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How you should prepare for a potential 'second wave' of the coronavirus, according to experts

Business Insider logoBusiness Insider 2020-05-08 amiller@businessinsider.com (Anna Medaris Miller)
a person and a dog walking on a sidewalk: Crystal Cox/Business Insider © Crystal Cox/Business Insider Crystal Cox/Business Insider
  • Some experts have forecasted a potential "second wave" of coronavirus cases and deaths in the fall or next winter.  
  • There's no way to know if a second wave will occur or what it will look like if it does, and some of that is out of our hands.
  • But remaining diligent about practices like physical distancing and hand-washing can help lessen the chances of future waves. 
  • Mental and practical preparations for a potential second wave are important too. 
  • Visit Business Insider's homepage for more stories.

For the most up-to-date COVID-19 information from the Canadian government please visit Canada.ca/COVID19

As North Americans begin to enjoy warmer weather, and, in some cities, even openings of restaurants and barber shops, there's an ever-so-slight lift in our collective spirits — maybe we really will get through the terrible thing known as the coronavirus pandemic. 

While we will one day be on the other side of it, we may first need to endure at least one other "wave" of cases and deaths, some public health experts have predicted. 

"In my mind, it's inevitable that we'll have a return of the virus … when it does, how we handle it will determine our fate," Dr. Anthony Fauci, the director of the National Institute of Allergy and Infectious Diseases said April 30.

European experts have delivered similar forecasts

Lothar Wieler, the president of the Robert Koch Institute, a public-health institute in Germany, said on May 5 that the virus will continue to be a threat until 60% to 70% of the population has been infected, according to the Times of London newspaper.

"Therefore we know with great certainty that there will be a second wave," he said. "The majority of scientists are sure of this. One also assumes there will be a third wave."

While there's no way to know for sure if or when another wave will come, or what it could look like, it's important to be prepared. To do so, experts say to remain diligent with practices like handwashing and physical distancing, and to manage your expectations about when life will settle into a new normal. 

a close up of items on a table: Crystal Cox/Business Insider © Crystal Cox/Business Insider Crystal Cox/Business Insider

The likelihood of a second wave depends partially on health experts and researchers 

Whether or not we see a new wave, and how severe a potential one is, is largely out of lay Americans' hands. 

"The key to being prepared lies in the continuation of testing," Dr. Anthony Barile, the infectious disease medical director at Health First, in Brevard County Florida, told Business Insider. "This will allow us to know exactly how many people have COVID-19 or have been exposed to it, which will allow us to proactively and adequately prepare for the future." 

It also depends on when an effective, widely accessible vaccine is developed. Experts, including Fauci, have predicted that won't be until 2021, and one Wall Street biotech analyst said he thinks there's a 20% chance of a vaccine helping in 2021, and gave 2023 only a 50% chance.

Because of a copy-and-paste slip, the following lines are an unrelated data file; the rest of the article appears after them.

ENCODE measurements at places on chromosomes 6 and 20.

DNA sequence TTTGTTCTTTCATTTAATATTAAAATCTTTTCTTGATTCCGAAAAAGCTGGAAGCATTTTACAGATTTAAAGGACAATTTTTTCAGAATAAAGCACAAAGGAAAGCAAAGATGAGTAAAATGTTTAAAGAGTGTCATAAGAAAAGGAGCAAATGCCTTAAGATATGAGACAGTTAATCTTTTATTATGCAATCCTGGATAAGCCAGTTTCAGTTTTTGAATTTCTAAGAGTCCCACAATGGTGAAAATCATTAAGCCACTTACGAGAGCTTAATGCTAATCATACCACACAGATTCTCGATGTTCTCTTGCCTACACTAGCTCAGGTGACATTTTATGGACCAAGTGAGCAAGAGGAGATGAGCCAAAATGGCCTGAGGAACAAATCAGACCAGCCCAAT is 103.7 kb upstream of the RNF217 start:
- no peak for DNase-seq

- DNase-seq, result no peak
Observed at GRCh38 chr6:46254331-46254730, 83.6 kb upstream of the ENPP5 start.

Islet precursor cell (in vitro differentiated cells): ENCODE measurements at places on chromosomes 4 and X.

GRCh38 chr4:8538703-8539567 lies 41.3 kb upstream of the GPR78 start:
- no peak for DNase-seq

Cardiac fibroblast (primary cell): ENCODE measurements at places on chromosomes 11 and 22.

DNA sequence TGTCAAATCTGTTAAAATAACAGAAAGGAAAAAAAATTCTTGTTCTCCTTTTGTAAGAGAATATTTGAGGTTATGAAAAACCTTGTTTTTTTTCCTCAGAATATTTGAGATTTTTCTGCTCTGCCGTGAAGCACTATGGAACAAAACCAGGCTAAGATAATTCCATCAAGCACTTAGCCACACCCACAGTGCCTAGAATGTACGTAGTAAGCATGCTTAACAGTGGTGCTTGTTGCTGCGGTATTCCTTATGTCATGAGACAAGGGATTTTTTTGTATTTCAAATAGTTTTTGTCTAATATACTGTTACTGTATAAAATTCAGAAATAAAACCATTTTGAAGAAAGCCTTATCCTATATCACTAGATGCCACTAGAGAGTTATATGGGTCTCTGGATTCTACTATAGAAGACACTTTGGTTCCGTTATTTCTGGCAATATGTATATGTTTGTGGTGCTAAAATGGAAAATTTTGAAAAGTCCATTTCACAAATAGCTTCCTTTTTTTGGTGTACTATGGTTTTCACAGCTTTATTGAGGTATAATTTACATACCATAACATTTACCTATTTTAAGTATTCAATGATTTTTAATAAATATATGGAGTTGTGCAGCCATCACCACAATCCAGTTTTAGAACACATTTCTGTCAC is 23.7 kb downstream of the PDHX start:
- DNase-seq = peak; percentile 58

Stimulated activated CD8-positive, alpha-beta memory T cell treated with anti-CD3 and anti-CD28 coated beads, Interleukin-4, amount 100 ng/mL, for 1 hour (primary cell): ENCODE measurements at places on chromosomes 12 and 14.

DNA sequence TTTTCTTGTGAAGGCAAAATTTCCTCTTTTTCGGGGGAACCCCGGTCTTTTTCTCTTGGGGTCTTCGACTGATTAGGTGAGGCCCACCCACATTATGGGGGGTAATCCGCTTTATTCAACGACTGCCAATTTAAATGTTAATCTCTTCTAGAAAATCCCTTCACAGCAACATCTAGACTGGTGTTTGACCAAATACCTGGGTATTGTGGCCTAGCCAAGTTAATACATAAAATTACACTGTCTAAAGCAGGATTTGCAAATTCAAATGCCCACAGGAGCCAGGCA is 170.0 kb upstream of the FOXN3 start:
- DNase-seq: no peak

Only time will tell, too, whether the novel coronavirus will behave like the flu, which peaks in winter and returns yearly, or if it will mirror what happened with the H1N1 pandemic, which struck in spring and came back in the fall and winter.

But there's a lot non-scientists can do to lower the likelihood of more, and severe, waves in the future. These are the same practices public health officials have long been preaching: wash your hands frequently and thoroughly, practice physical distancing, wear a mask in public, and stay home if you're sick. 

"The key is to continue to follow the standards set forth by the CDC to protect ourselves and our loved ones," Barile said, adding that potential waves could look different in different parts of the country, depending on density. "Stay on top of COVID-19 developments shared by local, state, and federal officials."

a person sitting at a table in a room: Joey Hadden/Business Insider © Joey Hadden/Business Insider Joey Hadden/Business Insider

It's important to mentally and practically prepare as well 

Being aware of the possibility of another wave can help you make — or continue to postpone making — decisions about your future. 

Maybe you don't want to book nonrefundable flights yet for a fall vacation. Perhaps you do want to make mental room for the possibility that "returning" to college will mean, at least at first, getting back online. Maybe you do want to talk to your boss about working remotely long-term, if for instance you think you'll need or want to move because city life will never be quite the same. 

Expecting the new normal to be farther away than you'd like means building up personal routines "for the long haul," Insider's global editor-in-chief Nicholas Carlson writes. "Buy a better desk chair so your back doesn't crap out. Figure out how to get exercise. Get therapy over your phones. Rent a goat for your next Zoom dinner party." 

Continue to stock up on necessary medications (or consider switching to mail delivery for good), keep up your hand-sanitizing routine, and make sure you're regularly (virtually or at a distance) checking in on loved ones, especially those who are vulnerable to the disease. 

"Being aware and proactive is not only the sensible thing to do," Barile said, "but it's empowering – not only for you and your loved ones, but our entire nation." 

Read the original article on Business Insider

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